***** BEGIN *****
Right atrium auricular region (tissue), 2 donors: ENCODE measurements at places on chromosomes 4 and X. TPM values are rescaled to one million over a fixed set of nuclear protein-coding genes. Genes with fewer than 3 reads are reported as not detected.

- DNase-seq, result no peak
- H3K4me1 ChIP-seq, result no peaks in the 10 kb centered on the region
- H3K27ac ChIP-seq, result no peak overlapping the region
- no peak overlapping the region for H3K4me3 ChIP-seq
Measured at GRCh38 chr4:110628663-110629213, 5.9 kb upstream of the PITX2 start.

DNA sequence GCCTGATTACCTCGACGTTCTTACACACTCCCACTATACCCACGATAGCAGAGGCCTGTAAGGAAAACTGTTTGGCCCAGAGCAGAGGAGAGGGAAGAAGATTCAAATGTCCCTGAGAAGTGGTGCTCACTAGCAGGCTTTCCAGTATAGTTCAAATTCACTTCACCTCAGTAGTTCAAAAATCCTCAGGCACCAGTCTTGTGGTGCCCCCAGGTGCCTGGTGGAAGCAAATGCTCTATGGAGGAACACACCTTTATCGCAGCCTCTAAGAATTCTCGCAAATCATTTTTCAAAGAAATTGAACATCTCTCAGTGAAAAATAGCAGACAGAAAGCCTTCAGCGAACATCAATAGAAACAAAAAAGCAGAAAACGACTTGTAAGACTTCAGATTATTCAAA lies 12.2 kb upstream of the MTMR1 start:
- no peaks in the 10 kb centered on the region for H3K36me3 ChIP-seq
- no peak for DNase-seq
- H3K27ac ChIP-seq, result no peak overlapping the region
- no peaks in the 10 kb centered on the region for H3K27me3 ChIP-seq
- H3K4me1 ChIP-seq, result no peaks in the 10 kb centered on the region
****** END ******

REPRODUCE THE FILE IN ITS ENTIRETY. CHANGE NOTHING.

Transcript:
Right atrium auricular region (tissue), 2 donors: ENCODE measurements at places on chromosomes 4 and X. TPM values are rescaled to one million over a fixed set of nuclear protein-coding genes. Genes with fewer than 3 reads are reported as not detected.

- DNase-seq, result no peak
- H3K4me1 ChIP-seq, result no peaks in the 10 kb centered on the region
- H3K27ac ChIP-seq, result no peak overlapping the region
- no peak overlapping the region for H3K4me3 ChIP-seq
Measured at GRCh38 chr4:110628663-110629213, 5.9 kb upstream of the PITX2 start.

DNA sequence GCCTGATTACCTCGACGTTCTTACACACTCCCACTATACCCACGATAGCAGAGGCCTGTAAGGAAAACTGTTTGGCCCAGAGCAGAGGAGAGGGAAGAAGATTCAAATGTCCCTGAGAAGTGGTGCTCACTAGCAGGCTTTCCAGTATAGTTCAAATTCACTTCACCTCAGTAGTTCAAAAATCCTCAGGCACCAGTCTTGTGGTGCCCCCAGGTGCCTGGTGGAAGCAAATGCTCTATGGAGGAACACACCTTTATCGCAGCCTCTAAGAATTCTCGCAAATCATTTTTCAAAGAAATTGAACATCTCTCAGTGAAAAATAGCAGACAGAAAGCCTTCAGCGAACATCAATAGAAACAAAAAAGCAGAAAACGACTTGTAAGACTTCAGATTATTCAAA lies 12.2 kb upstream of the MTMR1 start:
- no peaks in the 10 kb centered on the region for H3K36me3 ChIP-seq
- no peak for DNase-seq
- H3K27ac ChIP-seq, result no peak overlapping the region
- no peaks in the 10 kb centered on the region for H3K27me3 ChIP-seq
- H3K4me1 ChIP-seq, result no peaks in the 10 kb centered on the region